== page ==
Thursday, February 22nd, 2024


Buy the Dip

Lay's, Doritos, Ruffles, Fritos ... Humans are addicted to chips. It turns out the market is too. For the first half of this week, the stock market (which is increasingly driven by a decreasing number of companies) was sliding as investors worried about the earnings of one company: Nvidia. At the risk of getting overly technical, Nvidia makes the stuff the powers the things that make AI do whatever it's doing that makes you go wow and uh oh at the same time. The market was worried that the leading indicator of AI growth had gotten ahead of itself after many quarters of incredible growth. Maybe, the market seemed to wonder, we'd built up another stock market bubble. Then Nvidia's earnings came out. If this is a bubble, it's one filled with cash. And the same can be said for for the pockets of investors who had pushed all their chips on the Nvidia table as the stock just realized the biggest single day marketcap gain in history—which came about in part because of the selling earlier in the week. What can I say? When it comes to chips, buy the dip. But this isn't just a story about a stock price. It's a story about how AI is driving the technology industry, which means it will increasingly be a driving factor in our lives. According to Nvidia CEO Jensen Huang, "Accelerated computing and generative AI have hit the tipping point. Demand is surging worldwide across companies, industries and nations." (I would have said that demand has hit a chipping point, but I write a newsletter with no revenue model...)

+ Fortune: "Customer demand for Nvidia chips is so far above supply that CEO Jensen Huang had to discuss how ‘fairly' the company decides who can buy them."

+ It's not just Nvidia. Chips run the world. AI needs more chip power. And there's an international battle to get the edge. Nvidia's boom, Intel's big plans show how AI has turbocharged chipmaking.


You Had Me at Hello?

Many thousands of AT&T customers suffered a fate that is at the core of human fears in the modern world. Their cell connection wasn't working. The outage was a reminder of just how much of our lives is connected to our connectivity. AT&T customers hit by widespread cellular outages in US. Here's the latest from CNN. Unsurprisingly, the Netflix movie Leave the World Behind (in which a cyberattack knocks out vacationing family's devices) is trending. You should probably watch it ... while you can.


Democracy’s Weak Spot

"Ukraine could win, if Americans would help; but our weak men have cut off the weapons. Musk spreads Russian propaganda. Vance amplifies Russian foreign policy. Trump follows Putin's wishes. Johnson maneuvers for months to block a vote on aid to Ukraine. And so the Ukrainians, fighting for their lives, run out of artillery shells, and must withdraw from losses from Avdiivka. The weak man kills because he lacks the energy to act and consumes the energy of others. He scorns those who struggle with real danger, and want them to fail and die." Timothy Snyder on the Americans selling out democracy and our allies. Beware the Weak Man.

+ I wrote about this troubling topic yesterday. Right Here, Right Now.


Fake It Til You Break It

He was immediately associated with the Super Bowl parade shooting in Kansas City. His name "has been linked to a number of other recent events: an explosion at a border crossing in Niagara Falls, shootings in Las Vegas and Prague, a sexual assault on the London Underground, a gas explosion in Texas and others." But there's no evidence that he's involved with any of these incidents. In fact, there's no evidence that he exists at all. Super Bowl parade shooting: The real story behind fake criminal 'Sahil Omar.'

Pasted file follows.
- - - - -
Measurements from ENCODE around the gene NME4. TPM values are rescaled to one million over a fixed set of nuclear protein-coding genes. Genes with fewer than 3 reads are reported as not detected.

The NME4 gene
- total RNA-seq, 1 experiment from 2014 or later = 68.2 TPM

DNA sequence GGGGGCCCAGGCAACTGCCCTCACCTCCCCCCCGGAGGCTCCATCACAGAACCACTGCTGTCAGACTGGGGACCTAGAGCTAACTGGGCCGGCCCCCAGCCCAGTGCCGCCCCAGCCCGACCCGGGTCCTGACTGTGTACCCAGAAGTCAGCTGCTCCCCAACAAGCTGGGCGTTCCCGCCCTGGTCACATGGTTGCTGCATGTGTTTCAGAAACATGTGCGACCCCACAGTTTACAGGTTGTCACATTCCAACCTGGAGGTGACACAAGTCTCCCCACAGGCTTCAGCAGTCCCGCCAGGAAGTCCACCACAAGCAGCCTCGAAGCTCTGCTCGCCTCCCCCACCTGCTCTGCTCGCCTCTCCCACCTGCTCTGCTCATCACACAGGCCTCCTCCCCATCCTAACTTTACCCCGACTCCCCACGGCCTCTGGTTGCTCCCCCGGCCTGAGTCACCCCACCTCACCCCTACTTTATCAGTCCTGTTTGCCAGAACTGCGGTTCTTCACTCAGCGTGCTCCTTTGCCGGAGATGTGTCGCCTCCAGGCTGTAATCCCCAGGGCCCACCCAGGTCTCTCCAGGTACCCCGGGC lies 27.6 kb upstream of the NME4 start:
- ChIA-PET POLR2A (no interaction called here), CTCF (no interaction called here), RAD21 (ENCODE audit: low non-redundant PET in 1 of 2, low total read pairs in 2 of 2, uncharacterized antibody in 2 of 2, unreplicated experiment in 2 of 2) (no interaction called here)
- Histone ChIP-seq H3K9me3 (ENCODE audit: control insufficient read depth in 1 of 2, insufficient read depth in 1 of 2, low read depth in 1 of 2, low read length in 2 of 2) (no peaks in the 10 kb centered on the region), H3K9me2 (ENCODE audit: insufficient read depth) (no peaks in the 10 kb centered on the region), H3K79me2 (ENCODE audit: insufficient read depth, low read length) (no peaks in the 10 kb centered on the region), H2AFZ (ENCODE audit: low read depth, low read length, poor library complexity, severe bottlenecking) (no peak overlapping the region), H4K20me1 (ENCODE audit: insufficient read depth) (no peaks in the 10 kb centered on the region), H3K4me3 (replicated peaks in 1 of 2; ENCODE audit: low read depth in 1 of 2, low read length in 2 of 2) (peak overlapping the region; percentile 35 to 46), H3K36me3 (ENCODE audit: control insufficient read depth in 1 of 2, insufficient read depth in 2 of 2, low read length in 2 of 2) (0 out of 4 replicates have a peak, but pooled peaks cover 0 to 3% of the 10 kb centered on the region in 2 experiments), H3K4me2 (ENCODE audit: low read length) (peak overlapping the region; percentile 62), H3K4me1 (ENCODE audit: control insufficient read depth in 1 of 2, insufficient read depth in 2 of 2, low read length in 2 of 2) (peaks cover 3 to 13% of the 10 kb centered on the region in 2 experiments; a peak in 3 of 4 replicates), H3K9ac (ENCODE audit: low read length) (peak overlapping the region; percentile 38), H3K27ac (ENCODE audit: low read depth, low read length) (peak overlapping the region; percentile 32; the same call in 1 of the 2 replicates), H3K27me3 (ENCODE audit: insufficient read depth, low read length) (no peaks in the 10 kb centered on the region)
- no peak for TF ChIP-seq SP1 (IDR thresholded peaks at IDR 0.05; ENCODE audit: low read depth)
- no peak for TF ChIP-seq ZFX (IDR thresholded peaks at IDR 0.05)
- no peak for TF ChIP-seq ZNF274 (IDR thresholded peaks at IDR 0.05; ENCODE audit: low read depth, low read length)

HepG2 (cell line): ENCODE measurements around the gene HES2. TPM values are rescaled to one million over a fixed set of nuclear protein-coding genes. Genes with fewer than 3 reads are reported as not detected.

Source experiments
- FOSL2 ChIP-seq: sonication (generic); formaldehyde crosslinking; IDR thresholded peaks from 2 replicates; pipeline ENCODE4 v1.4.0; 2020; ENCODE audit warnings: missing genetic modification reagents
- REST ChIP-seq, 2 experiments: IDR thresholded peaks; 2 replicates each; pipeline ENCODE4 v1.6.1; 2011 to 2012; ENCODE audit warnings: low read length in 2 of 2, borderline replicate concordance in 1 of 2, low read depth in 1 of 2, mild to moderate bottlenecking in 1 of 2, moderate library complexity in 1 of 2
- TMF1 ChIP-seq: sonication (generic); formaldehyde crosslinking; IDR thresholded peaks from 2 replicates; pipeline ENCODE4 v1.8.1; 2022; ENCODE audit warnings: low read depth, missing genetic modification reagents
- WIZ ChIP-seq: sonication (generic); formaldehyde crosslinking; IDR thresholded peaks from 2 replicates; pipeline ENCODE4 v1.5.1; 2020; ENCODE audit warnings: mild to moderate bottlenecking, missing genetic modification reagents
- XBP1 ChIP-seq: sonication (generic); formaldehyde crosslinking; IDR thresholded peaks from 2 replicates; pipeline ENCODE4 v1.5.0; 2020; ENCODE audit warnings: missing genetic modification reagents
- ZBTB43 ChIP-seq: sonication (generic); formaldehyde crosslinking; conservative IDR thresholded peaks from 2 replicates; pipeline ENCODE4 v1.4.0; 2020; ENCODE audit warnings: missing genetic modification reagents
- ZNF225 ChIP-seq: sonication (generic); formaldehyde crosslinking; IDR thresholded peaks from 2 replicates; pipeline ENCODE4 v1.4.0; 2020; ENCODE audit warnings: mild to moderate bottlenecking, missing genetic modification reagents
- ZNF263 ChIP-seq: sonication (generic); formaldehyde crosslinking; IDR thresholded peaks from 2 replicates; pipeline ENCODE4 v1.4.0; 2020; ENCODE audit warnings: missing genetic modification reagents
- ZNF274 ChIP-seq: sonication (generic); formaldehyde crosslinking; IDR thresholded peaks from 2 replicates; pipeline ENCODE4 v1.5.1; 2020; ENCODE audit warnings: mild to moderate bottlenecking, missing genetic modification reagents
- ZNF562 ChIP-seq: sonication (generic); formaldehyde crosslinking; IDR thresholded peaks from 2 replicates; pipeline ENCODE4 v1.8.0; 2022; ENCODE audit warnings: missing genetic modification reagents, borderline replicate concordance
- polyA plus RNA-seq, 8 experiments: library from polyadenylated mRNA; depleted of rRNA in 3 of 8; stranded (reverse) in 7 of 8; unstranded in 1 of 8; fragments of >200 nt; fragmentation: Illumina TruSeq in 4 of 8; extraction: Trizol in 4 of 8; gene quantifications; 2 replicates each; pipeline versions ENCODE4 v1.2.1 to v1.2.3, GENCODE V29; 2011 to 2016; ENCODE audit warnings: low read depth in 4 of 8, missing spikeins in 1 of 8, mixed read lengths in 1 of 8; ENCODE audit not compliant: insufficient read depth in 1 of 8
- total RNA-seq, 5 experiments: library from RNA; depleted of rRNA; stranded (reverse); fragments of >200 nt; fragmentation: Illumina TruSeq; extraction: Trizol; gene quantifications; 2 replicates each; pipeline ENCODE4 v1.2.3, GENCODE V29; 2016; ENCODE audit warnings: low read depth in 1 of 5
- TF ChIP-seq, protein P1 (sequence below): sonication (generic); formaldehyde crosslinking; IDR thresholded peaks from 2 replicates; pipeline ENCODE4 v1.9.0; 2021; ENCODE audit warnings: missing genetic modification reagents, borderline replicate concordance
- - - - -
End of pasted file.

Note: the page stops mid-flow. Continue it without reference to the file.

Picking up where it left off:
Extra, Extra

Hack Saw: "The cache — containing more than 570 files, images and chat logs — offers an unprecedented look inside the operations of one of the firms that Chinese government agencies hire for on-demand, mass data-collecting operations." WaPo (Gift Article): Leaked files from Chinese firm show vast international hacking effort.

+ Buffalo Soldier: "Behind the veneer of a veteran U.S. Drug Enforcement Administration agent, they alleged, was a turncoat on the take from the Buffalo Mafia, offering an 'umbrella of protection' that derailed investigations of his childhood friends, covered for a sex-trafficking strip club and even helped a connected high school English teacher keep his marijuana-growing side hustle." DEA agent on trial accused of taking $250K in bribes from Mafia. (Sounds like he undercharged.)

+ She Must Be in the Front Row: "It is a sharp contrast to other countries, where men dominate fandom. Experts have a variety of explanations, including the influence of K-pop culture." NYT: Women Outnumber Men in South Korea's Sports Stadiums.

+ Sharpen Your Number 2 Pencils: SAT resurgence: Yale is latest elite college to drop test-optional policy.

+ The War on Health Care: "The dominoes are beginning to fall in Alabama where a recent state supreme court ruling grants fertilized eggs the same rights as children. The state of Alabama's largest hospital is now pausing a major procedure used in helping women get pregnant."

+ Max Out: NYT (Gift Article): In Alaska, the Rare Thrill of ‘Wild' Ice Skating. (I wouldn't want to try it, but it makes for a hell of a photo series.)


Bottom of the News

"For the millions of workers who find going into the office stinks, some executives say they have a remedy: Make the office smell better." WSJ (Gift Article): The Boss's New Secret Weapon: Pumping Perfume Into the Office. (I can only be productive in a very specific scent environment. I love the smell of Beagles in the morning.)

+ Economic indicator? Tooth fairy payouts drop for first time in 5 years. (Luckily for my kids, I used to put Nvidia shares under their pillows.)